Onion weed control for 2019

Effective weed control results in better stands and higher yields

Common purslane
Common purslane. Photo by Steve Gower

Onion growers should have and follow a weed control plan for season-long weed control. Research has demonstrated that a few weeds in an onion field, especially during the first few weeks of growth, may reduce stands and yields. With a number of preemergence and postemergence herbicides labeled for onion, growers should be able to maintain control of most weeds throughout the growing season. Preventing new weed germination and killing emerged weeds in the cotyledon stage is critical to success.

A delayed preemergence application (10 to 20 days after seeding, before onion emergence) allows many weeds to emerge, which are then killed with bromoxynil, which is added to the pendimethalin. The primary weeds early in the season are ladysthumb, common purslane and redroot pigweed. The delayed preemergence pendimethalin plus bromoxynil should be applied just before onions emerge. Emerged onion plants may be killed by bromoxynil. A few loops emerged from the soil surface is the latest safe stage to apply this treatment.

Additional weeds that may germinate early include common chickweed, common lambsquarters, marsh yellowcress, shepherdspurse and Virginia pepperweed. Common purslane is not killed by bromoxynil but can be controlled later with GoalTender. Ladysthumb and common lambsquarters that exceed 2 to 3 leaves often survive Goaltender application, so early kill with bromoxynil is important for season-long weed control. Delayed preemergence application of Prowl H2O also gives the inter-planted barley more time to become established.

The next preemergence application of pendimethalin should be made at the onion two leaf stage (2 LS). The delayed preemergence treatment maintains preemergence herbicide activity for one to two more weeks during the critical early growth stages of onion. At the full 1 LS (second leaf showing), oxyfluorfen (GoalTender) may be applied at up to 4 fl oz (0.125 lb ai) over the top of the onions for broadleaf weed control. Goal 2XL should not be used at the one leaf stage because it can injure the onions. This application is critical to maintain control of difficult weeds such as common lambsquarters, ladysthumb, marsh yellowcress and Virginia pepperweed.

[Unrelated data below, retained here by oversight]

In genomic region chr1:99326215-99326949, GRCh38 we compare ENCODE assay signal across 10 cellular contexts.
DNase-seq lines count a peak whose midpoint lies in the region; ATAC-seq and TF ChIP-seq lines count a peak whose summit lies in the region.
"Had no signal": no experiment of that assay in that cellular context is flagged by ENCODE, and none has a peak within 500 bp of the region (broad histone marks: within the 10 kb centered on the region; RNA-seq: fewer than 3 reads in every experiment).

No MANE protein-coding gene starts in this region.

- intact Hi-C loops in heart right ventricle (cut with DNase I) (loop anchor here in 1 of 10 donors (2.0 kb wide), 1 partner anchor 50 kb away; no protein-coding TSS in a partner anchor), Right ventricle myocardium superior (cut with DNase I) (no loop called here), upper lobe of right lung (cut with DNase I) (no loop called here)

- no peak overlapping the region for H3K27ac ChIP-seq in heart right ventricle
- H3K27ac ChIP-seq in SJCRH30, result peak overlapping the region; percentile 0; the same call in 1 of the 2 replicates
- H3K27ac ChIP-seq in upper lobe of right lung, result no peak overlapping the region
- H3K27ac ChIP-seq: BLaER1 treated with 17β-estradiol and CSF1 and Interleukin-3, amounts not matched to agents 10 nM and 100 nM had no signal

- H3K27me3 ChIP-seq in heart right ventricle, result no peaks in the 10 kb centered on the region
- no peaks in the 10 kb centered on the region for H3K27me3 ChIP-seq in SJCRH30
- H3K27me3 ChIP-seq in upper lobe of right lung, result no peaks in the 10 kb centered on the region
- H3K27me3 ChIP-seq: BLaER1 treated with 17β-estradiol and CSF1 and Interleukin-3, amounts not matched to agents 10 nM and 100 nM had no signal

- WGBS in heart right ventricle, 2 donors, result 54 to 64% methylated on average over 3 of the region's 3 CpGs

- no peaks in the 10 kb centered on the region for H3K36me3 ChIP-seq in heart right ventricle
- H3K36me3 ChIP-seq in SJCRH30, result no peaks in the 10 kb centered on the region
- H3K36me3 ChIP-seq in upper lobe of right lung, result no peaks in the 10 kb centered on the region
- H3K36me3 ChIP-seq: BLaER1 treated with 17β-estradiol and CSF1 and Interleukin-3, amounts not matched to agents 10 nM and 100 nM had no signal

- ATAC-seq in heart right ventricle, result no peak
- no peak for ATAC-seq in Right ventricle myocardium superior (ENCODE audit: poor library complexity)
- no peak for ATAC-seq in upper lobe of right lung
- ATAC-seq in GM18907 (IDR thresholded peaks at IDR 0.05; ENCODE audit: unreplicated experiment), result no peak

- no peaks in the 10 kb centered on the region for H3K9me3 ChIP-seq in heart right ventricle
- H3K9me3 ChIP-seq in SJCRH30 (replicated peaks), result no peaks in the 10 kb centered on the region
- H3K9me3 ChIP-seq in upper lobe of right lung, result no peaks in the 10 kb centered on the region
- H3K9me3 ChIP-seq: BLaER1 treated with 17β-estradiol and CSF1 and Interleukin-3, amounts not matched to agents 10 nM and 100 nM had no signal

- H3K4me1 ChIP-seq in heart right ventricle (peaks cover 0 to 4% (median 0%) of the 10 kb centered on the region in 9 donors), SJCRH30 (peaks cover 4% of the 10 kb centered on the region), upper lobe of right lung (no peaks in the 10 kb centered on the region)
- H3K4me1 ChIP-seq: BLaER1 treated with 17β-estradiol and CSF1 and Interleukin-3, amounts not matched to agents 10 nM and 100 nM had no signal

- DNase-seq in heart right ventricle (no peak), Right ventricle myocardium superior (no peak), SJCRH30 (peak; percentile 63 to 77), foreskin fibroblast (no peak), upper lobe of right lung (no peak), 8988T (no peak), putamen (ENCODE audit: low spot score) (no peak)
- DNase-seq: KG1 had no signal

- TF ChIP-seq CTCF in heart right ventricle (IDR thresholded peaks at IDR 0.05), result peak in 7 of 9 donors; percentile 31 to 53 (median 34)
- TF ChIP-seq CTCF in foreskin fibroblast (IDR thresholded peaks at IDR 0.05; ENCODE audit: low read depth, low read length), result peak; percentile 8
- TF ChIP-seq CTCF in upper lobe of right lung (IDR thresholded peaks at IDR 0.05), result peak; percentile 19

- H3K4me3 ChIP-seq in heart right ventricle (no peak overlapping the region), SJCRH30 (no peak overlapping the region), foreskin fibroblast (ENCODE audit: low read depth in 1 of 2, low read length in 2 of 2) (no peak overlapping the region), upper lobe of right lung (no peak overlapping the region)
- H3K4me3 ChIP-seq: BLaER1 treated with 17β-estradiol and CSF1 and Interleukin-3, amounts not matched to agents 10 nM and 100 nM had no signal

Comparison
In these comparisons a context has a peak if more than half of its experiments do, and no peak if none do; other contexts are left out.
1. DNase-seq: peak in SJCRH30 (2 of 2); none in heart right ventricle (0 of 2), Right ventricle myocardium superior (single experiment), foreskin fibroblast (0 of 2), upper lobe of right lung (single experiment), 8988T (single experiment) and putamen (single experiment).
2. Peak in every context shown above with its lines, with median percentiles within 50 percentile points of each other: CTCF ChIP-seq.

In a cool, damp spring, common chickweed may germinate over several weeks and remain active throughout the season. Oxyfluorfen does not control common chickweed, so Nortron may be added to the preemergence or postemergence tank mix for control. Chickweed normally dies out in a warm, dry year. If it persists, it can be controlled with a postemergence application of Starane Ultra or Chateau. If the barley has not been killed yet, add a postemergence graminicide, such as Fusilade, Poast, or SelectMax, at the onion 1-2 LS.

 At the onion 2 LS, apply pendimethalin or s-metolachlor (Dual Magnum) or dimethenamid-P (Outlook). At the 3 LS, flumioxazin (Chateau) at 1-2 fl oz/acre (0.032-0.064 lb ai) may be applied to improve ladysthumb and pigweed control, and to help suppress spotted spurge. The Chateau label allows tank mixing only with Prowl H2O. Subsequent treatments of oxyfluorfen, pendimethalin, s-metolachlor, flumioxazin, and the graminicides may be applied as labeled. The objective should be to maintain the field weed-free throughout the season. Starane Ultra is labeled for use at the onion 2-6 leaf stage. It controls most broadleaves.  It should be applied during warm, dry conditions to avoid onion injury. Application to weak onions during adverse weather may result in stand and yield reduction.

Weed control in onions on mineral soil is more difficult because of greater potential for crop injury from the herbicides. Most of the preemergence herbicides labeled for onion are labeled for use at the onion two leaf stage on mineral soil. Onions are very sensitive to weed competition during the first few weeks of onion growth. The Satellite Hydrocap (pendimethalin) label allows application preemergence to onions on mineral soil at 1.5-3 pt (0.71 - 1.42 lb ai/acre). There is a maximum of 3.2 pt/acre per year for Satellite Hydrocap. The label warns not to apply before the loop stage if heavy rains or excess irrigation are expected. Growers on mineral soil should use the lowest rate of Satellite Hydrocap and work up to a rate that is safe on their soil. After the 2 leaf stage, onions on mineral soil are tolerant of pendimethalin but rates above 1.5 lb ai may cause slower onion growth. Onions on mineral soil generally may be treated the same as muck onions with postemergence herbicides. Chateau may cause stunting if applied above 1 ounce per acre on mineral soil. Start with 0.5 oz (0.016 lb ai/acre) and work up to a rate that is safe on your soil type.

With a wide choice of herbicides and timings, growers should be able to maintain onion fields relatively weed-free under normal growing conditions. Hand weeding may be required if weeds escape herbicide application, but any weeding activity in onion fields may displace onions and reduce yields. Wet weather may interfere with application plans, so always anticipate problems and work ahead a few days when possible.

MSU Extension weed control recommendations may be found in Extension Bulletin E-433, Weed control guide for vegetable crops.

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